Washington Nationals acquire reliever Brian Bruney in trade with Yankees
Tuesday, December 8, 2009
INDIANAPOLIS -- Central figures only one year ago, those involved in the creation and implosion of the 2009 Washington Nationals are now scattered, just part of the fallout from a year with many mistakes. Manny Acta, manager for the first half of Washington's season, is back at the winter meetings -- this time as skipper of the Cleveland Indians. Jim Bowden, architect of a team that could build leads but never retain them, is back, too. He's an XM radio host, and to refine his interviewing skills he now studies Matt Lauer and Larry King.
For the Nationals, only the lessons from 2009 remain in the foreground, and to that end, a new group of decision-makers is here at this annual four-day hot stove convention -- this time in search of the exact components they previously ignored. They took the first step Monday, bolstering their bullpen depth by acquiring right-hander Brian Bruney from the New York Yankees for a player to be named.
The Bruney deal armed the Nationals with a potential closer who throws in the upper-90s and knows the pressure of a big market. It also marked the starting point for an offseason in which the Nationals unveiled a savvier blueprint. After ignoring pitching and defense one year ago, those are now the qualities they crave. After entering 2009 with one untested closer and no fallback option -- how did that turn out? -- the Nationals now seem inclined to stockpile hard throwers and let them compete for the job.
Bruney, who turns 28 in February, appeared in 44 games with New York last season, finishing with a 5-0 record, a 3.92 ERA and a World Series ring. He made $1.25 million in 2009, and upcoming arbitration will boost his salary again. The Nationals still have incumbent closer Mike MacDougal on their roster, but even if they retain him, Bruney should get a shot at the job. General Manager Mike Rizzo drafted Bruney in Arizona and prefers pitchers who fit his mold -- big-bodied, hard-throwing, bullish on the mound.
"Well," Bruney said, "you get no B.S. from me."
Bruney's résumé -- he has 13 career saves, 12 of which came in 2005 -- merits no promises about the ninth inning job, and neither Rizzo nor Manager Jim Riggleman was giving them. But both acknowledged that Bruney would be given an opportunity, with Rizzo saying, "He's a big-stuff guy. He's had great success at the highest level of competition. He's pitched in the playoffs, under pressure. We feel he's going to be one of the back-end-of-the-bullpen guys, and we feel he really makes us a better club because he strengthens one of our weak points in the bullpen."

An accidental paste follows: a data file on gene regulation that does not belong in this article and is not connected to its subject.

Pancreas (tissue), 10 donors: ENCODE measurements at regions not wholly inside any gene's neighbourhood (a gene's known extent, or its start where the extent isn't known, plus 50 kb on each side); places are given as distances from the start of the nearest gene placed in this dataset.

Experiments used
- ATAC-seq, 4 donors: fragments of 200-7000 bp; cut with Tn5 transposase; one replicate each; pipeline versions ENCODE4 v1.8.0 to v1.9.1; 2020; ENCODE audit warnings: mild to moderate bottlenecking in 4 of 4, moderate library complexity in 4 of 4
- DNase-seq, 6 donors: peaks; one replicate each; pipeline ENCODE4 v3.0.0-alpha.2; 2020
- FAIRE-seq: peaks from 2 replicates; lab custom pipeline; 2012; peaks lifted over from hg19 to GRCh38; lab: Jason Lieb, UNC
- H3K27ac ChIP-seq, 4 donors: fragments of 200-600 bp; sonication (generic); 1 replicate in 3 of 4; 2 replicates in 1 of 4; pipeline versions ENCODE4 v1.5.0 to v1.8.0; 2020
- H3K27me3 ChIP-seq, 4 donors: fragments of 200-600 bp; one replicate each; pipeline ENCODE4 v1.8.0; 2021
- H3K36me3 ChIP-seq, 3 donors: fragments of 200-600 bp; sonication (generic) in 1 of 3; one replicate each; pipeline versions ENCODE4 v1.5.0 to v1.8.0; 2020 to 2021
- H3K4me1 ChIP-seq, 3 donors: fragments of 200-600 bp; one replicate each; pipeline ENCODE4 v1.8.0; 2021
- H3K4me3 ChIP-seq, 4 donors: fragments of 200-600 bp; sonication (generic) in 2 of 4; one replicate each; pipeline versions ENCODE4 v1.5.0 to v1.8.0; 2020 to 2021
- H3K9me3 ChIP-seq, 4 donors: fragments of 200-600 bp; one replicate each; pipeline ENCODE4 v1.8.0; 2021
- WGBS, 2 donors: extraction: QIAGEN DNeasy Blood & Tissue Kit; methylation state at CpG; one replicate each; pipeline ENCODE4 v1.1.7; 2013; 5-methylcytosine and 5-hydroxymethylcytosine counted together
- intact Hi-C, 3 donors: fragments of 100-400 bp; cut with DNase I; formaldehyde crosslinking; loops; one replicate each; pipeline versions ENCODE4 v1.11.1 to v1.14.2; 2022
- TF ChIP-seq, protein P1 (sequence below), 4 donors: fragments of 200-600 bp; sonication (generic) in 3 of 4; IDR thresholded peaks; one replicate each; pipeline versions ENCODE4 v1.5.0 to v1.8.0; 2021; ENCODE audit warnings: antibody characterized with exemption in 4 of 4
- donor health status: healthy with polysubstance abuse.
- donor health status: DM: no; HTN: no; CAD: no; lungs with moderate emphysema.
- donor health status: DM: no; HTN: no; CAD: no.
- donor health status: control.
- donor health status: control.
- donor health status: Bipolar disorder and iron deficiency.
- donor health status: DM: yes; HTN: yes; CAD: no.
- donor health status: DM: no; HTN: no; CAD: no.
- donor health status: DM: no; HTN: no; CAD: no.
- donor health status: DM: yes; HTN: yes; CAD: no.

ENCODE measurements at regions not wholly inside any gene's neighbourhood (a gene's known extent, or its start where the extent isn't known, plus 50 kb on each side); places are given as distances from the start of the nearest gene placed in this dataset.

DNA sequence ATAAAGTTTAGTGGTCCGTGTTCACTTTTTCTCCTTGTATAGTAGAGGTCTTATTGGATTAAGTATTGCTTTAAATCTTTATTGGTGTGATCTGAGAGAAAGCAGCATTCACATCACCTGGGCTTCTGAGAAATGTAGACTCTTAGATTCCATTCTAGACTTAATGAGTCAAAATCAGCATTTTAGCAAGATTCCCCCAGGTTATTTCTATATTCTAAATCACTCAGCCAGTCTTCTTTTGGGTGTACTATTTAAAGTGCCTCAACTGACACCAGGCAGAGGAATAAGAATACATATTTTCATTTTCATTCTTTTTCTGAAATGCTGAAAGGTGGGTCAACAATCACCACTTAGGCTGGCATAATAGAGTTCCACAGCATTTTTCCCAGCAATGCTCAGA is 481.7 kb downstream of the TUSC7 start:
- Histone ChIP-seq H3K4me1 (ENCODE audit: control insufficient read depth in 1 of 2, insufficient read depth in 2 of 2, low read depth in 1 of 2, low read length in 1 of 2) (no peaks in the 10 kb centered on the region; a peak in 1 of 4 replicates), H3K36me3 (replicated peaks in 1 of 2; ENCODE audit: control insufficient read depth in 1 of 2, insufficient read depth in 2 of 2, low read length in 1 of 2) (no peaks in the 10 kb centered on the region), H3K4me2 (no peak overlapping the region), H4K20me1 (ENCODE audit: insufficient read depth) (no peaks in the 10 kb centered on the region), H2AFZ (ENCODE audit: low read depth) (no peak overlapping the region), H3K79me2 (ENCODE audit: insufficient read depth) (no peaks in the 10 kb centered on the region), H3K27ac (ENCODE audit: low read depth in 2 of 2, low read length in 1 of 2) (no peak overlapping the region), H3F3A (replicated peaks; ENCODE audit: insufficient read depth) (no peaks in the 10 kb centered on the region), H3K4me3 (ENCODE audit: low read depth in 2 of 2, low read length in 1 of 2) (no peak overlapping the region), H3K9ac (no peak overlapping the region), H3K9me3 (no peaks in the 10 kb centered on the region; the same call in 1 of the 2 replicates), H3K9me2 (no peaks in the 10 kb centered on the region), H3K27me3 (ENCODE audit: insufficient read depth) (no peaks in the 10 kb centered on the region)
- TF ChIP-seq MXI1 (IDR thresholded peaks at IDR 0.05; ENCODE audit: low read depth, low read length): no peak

Washington and New York began discussing the Bruney deal two or three weeks ago, and still the final piece isn't resolved. The last element in the deal should come Thursday, though, when the Nationals are expected to deal their top pick in the Rule 5 draft to New York. The Nationals, who unconditionally released Saúl Rivera to make room on their roster for Bruney, will have to make another roster move to clear a temporary spot for the Rule 5 selection.
When Bruney, while deer hunting in Texas, learned of the move on Monday, he thought more about the opportunity than his new team's track record. The Yankees had Mariano Rivera, and thus, no room for a closer. With the Nationals, Bruney could take the next step in his career.
"I love closing ballgames," he said. "There's nothing better than that in my opinion. I felt like New York was a good stepping stone with lots of pressure-filled situations. But to be honest, I had talked to my agent and I said, 'I can't wait to get to the place where I can try and close somewhere.' "
Even with Bruney on board, Rizzo still wants to add arms to his bullpen. He'll also get the chance to entertain trade offers for left fielder Josh Willingham, a strong-hitting defensive liability who typified the team's needs (and pursuits) one year ago. Willingham, who hit .260 with 24 homers last season, has drawn interest from at least a half-dozen clubs, most notably the Mets, who might want an alternative to high-priced free agents Matt Holliday and Jason Bay.
As the first day of these winter meetings ended, though, Washington was showing reluctance to deal the 30-year-old, and his agent believed he'd start the year in Washington's outfield.
"He's a guy that we're not looking to move," said Rizzo, who could use Willingham to acquire a starting pitcher. "We would only move him in a situation that improves our ballclub, but like we said, we're going to look at all avenues on all players. But yeah, Josh would be a difficult guy to move for us, definitely."